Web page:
We are living in a golden age of Hong Kong creativity.
Yes, chief executive Leung Chun-ying might be the least popular leader the city has ever had. But to this Special Administrative Region of China once deemed a cultural desert, this controversial man has had an important, unexpected impact.
“Leung is a very captivating figure in a sense that he has unleashed the creative power of Hong Kong citizens,” said Oscar Fung, a theater director and playwright in Hong Kong.
Fung has just finished the first run of his latest piece of political theater, Case No. D7689. The title is a blatant insult toward Leung, in which D7 rhymes with an expletive in Cantonese that in English rhymes with “duck,” and 689 is Leung’s nickname (he famously won just 689 votes of 1,200 election committee members in the chief executive race in 2012).
Fung’s April show at the Ngau Chi Wan Civic Centre was set in 2026, when an imaginary trial of the chief executive will take place. “Leung manages to keep escalating the social and political tensions in the society,” Fung said. “Our protests are getting bigger and more violent. Even the silent members of the society are provoked to speak up and take part in rallies. This is sad, but he has certainly inspired more people to express themselves in creative ways.”
Or, as Charles Dickens put it: “It was the best of times, it was the worst of times.”
This former British colony has experienced some of the greatest political turmoil in its 150 years of history since Leung took office. We’ve gone from the 2012 record-breaking protests against a pro-communist national education curriculum, to the 2013 rally against the rejection of HKTV’s free TV license application, to the 2014 Umbrella Movement, to this year’s Lunar New Year violent clashes in Mongkok, aka the “Fishball Revolution,” and capped it all off with the latest airport luggage scandal.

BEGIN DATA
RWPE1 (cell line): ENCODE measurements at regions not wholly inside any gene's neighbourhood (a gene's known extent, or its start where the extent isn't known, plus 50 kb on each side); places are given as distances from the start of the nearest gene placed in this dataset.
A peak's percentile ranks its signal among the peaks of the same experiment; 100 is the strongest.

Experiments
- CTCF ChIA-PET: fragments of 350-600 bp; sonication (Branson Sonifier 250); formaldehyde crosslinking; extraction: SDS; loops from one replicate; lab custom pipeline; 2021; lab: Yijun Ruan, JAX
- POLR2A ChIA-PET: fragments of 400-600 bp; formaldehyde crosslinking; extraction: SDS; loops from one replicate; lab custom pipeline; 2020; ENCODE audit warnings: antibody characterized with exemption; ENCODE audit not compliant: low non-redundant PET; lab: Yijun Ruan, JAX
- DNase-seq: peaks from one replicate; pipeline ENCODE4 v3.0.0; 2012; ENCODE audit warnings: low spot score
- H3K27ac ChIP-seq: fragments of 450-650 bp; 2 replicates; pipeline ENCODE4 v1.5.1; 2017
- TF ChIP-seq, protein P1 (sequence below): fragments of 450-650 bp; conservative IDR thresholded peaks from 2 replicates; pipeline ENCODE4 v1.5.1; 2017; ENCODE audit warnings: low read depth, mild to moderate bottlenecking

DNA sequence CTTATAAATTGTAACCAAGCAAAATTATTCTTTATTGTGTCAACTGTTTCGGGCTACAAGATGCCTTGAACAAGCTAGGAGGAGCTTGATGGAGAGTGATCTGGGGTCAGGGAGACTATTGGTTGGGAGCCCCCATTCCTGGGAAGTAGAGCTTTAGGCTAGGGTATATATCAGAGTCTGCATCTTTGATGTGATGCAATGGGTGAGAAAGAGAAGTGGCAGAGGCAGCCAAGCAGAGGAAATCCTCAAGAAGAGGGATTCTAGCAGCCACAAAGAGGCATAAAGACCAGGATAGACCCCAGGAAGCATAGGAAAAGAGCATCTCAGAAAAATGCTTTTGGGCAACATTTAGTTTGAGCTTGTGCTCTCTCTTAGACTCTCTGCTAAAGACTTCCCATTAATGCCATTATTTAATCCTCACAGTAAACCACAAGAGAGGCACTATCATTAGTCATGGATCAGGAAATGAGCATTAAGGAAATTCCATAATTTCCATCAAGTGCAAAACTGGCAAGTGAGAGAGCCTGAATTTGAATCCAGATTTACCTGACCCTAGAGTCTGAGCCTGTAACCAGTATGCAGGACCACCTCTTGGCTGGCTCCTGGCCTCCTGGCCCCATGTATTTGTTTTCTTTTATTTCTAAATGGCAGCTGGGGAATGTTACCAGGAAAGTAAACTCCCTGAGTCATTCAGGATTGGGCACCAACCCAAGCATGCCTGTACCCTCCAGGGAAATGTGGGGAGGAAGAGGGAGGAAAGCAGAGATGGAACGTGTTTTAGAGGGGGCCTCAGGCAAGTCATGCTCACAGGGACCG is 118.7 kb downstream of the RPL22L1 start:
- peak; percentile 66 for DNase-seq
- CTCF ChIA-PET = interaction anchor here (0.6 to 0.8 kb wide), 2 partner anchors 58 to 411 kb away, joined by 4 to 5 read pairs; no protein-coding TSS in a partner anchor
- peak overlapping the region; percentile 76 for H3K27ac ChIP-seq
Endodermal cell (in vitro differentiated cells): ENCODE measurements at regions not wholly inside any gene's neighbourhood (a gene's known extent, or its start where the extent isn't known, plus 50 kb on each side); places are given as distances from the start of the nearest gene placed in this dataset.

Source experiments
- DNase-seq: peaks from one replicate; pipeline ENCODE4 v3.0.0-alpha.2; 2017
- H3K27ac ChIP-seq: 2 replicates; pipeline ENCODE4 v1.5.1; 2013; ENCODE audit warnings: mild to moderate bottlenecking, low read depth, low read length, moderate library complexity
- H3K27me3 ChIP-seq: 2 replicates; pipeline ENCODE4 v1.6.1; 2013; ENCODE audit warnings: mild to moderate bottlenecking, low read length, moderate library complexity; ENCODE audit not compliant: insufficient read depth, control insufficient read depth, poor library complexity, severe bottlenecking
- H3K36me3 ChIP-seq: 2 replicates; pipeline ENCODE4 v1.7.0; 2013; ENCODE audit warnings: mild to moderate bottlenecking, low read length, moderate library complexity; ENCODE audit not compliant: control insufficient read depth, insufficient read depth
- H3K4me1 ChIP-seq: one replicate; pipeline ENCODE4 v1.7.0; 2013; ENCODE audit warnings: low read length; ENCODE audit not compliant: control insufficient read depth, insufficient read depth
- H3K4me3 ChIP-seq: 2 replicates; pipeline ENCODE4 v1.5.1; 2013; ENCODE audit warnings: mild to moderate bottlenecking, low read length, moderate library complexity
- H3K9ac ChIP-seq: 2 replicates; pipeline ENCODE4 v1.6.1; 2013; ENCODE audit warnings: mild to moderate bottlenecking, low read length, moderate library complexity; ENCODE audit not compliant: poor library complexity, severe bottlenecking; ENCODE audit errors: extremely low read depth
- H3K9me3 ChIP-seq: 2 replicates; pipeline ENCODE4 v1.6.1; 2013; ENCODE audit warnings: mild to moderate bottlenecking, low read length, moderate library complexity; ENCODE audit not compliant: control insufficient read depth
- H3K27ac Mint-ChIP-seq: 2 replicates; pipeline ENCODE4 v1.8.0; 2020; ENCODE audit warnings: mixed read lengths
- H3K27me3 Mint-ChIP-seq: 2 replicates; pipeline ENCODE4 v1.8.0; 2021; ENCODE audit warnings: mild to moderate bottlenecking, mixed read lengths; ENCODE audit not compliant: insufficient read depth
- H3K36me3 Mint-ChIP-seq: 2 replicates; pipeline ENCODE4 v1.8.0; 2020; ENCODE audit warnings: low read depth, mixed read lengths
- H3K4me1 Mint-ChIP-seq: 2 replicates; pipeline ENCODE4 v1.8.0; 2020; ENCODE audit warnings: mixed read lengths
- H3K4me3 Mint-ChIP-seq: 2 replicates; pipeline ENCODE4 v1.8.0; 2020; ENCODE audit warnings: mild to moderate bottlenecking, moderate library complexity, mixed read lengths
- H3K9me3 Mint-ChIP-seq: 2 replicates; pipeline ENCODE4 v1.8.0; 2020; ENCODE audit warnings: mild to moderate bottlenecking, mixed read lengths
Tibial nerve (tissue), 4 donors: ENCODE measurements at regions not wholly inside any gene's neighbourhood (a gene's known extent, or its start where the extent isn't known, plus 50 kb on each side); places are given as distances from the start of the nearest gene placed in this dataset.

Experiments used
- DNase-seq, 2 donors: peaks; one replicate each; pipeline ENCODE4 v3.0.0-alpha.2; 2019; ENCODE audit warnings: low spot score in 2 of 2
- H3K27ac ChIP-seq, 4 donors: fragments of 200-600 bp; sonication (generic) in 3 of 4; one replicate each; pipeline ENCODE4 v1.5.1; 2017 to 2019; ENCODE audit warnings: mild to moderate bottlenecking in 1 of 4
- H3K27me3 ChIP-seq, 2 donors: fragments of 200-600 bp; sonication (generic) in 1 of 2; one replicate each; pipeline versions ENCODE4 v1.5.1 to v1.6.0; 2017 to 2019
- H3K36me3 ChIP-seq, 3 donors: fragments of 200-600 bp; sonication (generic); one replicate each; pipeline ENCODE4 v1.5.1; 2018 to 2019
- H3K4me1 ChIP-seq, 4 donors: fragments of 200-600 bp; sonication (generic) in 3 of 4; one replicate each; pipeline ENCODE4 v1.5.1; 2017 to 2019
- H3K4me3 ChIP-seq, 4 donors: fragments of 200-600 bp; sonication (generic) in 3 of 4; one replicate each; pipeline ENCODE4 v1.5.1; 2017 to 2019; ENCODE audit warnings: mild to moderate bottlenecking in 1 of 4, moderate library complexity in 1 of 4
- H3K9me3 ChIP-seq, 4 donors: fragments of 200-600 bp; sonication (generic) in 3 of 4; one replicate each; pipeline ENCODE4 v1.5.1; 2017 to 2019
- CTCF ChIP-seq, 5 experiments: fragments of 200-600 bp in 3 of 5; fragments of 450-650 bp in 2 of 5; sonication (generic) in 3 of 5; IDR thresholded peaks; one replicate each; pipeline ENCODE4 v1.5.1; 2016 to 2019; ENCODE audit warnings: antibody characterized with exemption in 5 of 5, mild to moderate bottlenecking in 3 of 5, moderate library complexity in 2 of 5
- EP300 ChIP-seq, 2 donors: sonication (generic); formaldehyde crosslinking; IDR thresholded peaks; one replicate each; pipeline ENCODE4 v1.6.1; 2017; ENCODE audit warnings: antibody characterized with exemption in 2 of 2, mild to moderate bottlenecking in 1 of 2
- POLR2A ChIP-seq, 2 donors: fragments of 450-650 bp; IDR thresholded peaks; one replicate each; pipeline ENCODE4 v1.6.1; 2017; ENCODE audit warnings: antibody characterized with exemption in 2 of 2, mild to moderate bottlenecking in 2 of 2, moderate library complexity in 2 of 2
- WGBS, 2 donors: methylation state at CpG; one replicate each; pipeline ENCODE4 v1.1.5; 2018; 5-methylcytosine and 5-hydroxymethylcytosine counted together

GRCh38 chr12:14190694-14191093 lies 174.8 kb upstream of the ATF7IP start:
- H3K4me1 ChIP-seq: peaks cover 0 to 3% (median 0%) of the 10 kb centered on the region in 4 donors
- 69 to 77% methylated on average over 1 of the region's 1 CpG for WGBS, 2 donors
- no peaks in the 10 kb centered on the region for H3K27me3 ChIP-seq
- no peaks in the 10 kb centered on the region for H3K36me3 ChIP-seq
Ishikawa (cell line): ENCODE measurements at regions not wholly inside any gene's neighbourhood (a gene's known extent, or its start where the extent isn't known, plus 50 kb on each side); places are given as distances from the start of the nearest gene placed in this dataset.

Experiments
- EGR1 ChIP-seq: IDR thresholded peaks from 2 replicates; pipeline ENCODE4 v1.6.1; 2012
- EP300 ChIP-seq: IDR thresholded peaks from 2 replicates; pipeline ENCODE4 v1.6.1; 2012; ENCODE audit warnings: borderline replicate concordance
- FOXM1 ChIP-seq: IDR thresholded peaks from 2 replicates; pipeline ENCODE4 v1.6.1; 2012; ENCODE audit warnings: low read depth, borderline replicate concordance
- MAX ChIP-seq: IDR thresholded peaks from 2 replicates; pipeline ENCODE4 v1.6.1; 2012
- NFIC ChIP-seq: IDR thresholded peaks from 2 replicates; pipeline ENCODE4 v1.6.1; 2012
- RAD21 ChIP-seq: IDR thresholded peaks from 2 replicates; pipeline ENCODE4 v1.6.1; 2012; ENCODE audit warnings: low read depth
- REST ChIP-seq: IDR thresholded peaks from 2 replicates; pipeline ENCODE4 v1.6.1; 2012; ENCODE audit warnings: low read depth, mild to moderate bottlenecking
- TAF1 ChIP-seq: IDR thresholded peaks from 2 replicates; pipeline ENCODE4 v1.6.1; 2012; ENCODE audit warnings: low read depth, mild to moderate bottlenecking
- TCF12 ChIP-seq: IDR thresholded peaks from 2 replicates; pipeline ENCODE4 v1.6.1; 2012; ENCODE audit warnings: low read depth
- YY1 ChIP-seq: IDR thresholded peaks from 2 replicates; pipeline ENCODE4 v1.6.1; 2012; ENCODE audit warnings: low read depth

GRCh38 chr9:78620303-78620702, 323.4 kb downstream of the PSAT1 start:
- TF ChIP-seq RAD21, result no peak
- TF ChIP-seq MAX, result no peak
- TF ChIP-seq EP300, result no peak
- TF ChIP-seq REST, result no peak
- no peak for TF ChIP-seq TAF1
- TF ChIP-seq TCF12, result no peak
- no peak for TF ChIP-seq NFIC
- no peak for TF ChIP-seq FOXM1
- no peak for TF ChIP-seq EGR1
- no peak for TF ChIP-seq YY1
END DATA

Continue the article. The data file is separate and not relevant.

Leung appears to have been doing his best to anger the public, but although he has been urged to step down on multiple occasions, he doesn’t appear to be going anywhere.
On the bright side, Hong Kong is enjoying a creative boom. A trove of artistic and creative works, in response to the city’s political turmoil amid greater influence from mainland China, have been produced in recent years. Traditional rallies chanting a few standard slogans no longer satisfy the needs of the furious people, and ordinary citizens are seeking innovative ways to express themselves every day. Political art has taken center stage in today’s Hong Kong—and Leung is the man we should thank.
“Leung has definitely given us a lot of inspiration,” said Kacey Wong, a visual artist who has been at the forefront of political art in the city.
One of his works, The Pinocchio (2013), a cardboard puppet that tells lies and wears a costume labelled “CY,” was exhibited during Hong Kong’s long-running January 1 anti-government protest. The puppet is wired to a recorder that plays a loop of Leung’s opposition for the chief executive spot, former chief secretary Henry Tang, attacking Leung during a public debate: “You lied. You are lying. How come you are always lying?”
What inspired Wong? Leung “does not have Hong Kong people’s best interest at heart. He is acting on behalf of Beijing only,” Wong said.
Leung is such an inspiration because mistakes committed by him and his government have been much more serious than his predecessors, his critics say. These range from his bungling of political debates, such as the one over universal suffrage of future chief executives, to the decision to go ahead with the construction of what many believe is an unnecessary express railway link between Hong Kong and the mainland. The project has an estimated cost of HK$85.3 billion (US$10.9 billion), almost enough to cover Stephen Hawking’s proposed space exploration project announced earlier this month.